Many companies attempting to enter the Chinese market quickly reach a roadblock due to trademark “squatters.” These individuals target thriving brands in other countries and register them as a trademark in China.
When these companies then expand to China, they discover someone else holds the trademark rights. These companies may have to pay large sums to buy the trademark, rebrand their product, or enter a lengthy legal battle.
One company that faced this is was the popular Australian wine brand, Penfolds. They are in an ongoing legal dispute over their own name in China, as Ben Fu has claimed the ownership of the Penfolds name in that country.
Treasury Wine Estates, the owner of the wine in Australia, has taken legal action against Ben Fu in hopes of protecting the integrity of the brand.
Ben Fu, which translates to “chasing prosperity” is notorious for trademark squatting; his real name is Li Daozhi. He has won similar cases in the past, including one against a French winemaker.
First to File
In China, they follow the trademark law of “first to file.” This means whoever files for the trademark first is the owner.
This is quite different from other countries. Many follow a common law system. This means that those filing for a trademark have to show their business intents. The “first to file” law creates an issue for foreign companies.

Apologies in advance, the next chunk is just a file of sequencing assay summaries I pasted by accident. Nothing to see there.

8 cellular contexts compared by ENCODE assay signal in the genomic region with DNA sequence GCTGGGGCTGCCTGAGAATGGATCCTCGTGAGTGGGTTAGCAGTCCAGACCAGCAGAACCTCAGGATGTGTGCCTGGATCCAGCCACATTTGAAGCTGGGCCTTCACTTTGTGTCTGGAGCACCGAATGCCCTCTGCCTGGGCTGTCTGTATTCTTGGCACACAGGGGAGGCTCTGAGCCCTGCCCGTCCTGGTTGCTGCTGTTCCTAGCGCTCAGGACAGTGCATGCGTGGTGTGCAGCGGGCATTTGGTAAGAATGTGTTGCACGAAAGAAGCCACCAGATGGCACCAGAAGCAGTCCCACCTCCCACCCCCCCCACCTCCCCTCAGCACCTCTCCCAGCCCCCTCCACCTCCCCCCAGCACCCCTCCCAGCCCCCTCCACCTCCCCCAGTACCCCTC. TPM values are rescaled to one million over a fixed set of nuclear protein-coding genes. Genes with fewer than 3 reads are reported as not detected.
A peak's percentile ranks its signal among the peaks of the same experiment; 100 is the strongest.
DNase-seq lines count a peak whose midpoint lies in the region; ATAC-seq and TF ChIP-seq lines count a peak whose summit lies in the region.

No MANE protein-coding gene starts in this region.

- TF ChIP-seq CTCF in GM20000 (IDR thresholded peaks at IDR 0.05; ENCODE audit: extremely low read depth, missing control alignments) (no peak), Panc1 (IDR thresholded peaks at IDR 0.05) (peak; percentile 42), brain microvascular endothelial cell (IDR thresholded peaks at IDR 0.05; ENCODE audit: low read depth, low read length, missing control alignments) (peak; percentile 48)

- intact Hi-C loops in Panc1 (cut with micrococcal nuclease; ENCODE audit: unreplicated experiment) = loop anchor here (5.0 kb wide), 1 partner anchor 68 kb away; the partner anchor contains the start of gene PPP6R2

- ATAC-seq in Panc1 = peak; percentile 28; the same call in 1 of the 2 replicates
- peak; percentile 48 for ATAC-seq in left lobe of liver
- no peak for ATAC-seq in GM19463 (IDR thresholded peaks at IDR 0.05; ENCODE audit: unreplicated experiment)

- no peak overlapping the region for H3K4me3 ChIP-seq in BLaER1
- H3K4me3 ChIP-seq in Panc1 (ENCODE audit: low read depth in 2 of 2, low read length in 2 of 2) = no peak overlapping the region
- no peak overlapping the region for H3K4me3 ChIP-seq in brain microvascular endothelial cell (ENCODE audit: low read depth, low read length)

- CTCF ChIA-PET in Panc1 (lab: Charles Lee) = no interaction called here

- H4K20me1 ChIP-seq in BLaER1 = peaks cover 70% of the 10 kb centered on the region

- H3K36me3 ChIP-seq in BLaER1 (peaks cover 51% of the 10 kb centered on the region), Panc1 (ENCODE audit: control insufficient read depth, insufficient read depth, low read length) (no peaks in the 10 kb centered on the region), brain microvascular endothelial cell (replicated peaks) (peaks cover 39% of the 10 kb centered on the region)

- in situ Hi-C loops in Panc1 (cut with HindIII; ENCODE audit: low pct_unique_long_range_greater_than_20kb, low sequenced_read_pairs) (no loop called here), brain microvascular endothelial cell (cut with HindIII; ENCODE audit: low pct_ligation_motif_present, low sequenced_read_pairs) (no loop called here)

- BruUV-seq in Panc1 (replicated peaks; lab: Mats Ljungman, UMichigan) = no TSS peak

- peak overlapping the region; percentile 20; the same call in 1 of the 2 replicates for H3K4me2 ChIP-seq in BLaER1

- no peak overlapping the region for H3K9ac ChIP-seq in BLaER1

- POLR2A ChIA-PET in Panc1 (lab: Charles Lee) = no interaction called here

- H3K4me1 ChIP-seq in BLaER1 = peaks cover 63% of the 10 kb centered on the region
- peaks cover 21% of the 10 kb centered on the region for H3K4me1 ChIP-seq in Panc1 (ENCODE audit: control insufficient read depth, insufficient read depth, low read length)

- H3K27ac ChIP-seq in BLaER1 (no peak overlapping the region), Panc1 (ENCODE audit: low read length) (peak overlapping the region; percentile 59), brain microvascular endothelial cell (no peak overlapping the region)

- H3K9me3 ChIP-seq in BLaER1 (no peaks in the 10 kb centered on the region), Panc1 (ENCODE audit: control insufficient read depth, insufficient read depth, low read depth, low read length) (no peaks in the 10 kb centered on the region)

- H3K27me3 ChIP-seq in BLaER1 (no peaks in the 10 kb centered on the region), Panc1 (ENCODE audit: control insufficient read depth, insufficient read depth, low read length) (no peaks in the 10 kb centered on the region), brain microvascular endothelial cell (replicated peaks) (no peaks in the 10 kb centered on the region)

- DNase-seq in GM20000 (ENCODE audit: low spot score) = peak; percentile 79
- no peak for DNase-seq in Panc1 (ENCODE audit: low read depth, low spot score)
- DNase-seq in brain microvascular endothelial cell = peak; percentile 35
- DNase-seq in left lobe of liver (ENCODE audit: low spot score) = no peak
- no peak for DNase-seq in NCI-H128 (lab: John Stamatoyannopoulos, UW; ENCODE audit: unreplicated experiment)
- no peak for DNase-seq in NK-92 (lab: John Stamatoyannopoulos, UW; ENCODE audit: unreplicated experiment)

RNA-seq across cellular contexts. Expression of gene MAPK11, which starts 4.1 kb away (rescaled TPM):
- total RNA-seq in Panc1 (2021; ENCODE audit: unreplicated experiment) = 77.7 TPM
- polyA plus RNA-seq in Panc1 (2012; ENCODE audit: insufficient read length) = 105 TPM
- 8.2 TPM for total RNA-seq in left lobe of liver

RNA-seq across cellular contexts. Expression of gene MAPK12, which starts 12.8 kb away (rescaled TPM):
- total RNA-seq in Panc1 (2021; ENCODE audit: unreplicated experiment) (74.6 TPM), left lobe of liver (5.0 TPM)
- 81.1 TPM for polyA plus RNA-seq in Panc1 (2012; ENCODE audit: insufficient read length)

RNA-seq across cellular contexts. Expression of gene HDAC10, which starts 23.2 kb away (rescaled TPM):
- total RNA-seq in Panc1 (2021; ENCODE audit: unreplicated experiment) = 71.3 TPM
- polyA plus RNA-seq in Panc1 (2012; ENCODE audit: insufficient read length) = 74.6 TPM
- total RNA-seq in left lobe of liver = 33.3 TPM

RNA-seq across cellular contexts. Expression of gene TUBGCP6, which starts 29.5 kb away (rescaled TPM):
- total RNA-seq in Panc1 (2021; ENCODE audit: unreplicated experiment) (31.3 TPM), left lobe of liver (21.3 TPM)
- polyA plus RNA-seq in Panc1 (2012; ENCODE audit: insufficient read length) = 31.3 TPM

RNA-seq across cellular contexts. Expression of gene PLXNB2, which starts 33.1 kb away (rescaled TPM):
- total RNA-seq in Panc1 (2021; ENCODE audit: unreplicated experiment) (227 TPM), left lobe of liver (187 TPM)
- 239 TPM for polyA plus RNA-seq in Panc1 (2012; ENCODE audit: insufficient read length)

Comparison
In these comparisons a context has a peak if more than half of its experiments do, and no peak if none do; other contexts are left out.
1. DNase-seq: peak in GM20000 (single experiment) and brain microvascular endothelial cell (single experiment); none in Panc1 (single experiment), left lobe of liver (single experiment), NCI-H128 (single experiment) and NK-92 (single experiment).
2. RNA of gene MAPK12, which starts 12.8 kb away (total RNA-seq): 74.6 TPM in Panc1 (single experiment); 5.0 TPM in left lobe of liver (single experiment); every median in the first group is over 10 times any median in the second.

These companies cannot object to trademarks already registered in China. Instead, they can attempt to prove the trademark was intentionally claimed for blackmailing purposes, or that the trademark was claimed when the brand was well known.
Other Companies Facing Issues
Penfolds is not the only company to face trademark squatting issues. Some other prominent cases include:
- The electric car manufacturer Tesla was taken to court by Zhan Baosheng who owned the “Tesla” trademark in China. He was seeking 23.9 million yuan.
- Pfizer, the pharmaceutical brand, fought for the rights to Viagra. They won the patent rights and 3-D trademark rights but lost the trademark case because they could prove it was well-known to those in China.
- Hermes, the luxury retailer.
- Chivas Regal, the whisky brand.
- Singers and sports stars are also being trademarked in China. One man owns the right to use the name Justin Beiber and some World Cup stars have also been trademarked.
- Castel Frères, the French winemaker, had to completely rebrand after losing a trademark battle.
New laws were passed in China which could make things easier for companies in the future, but things still remain unclear for foreign companies wishing to enter the Chinese market.
If you feel you have been a victim to trademark infringement, or desire more information to register a trademark, contact the intellectual property attorneys at JacksonWhite.
Call JacksonWhite at (480) 464-1111 to discuss your Intellectual Property case today.
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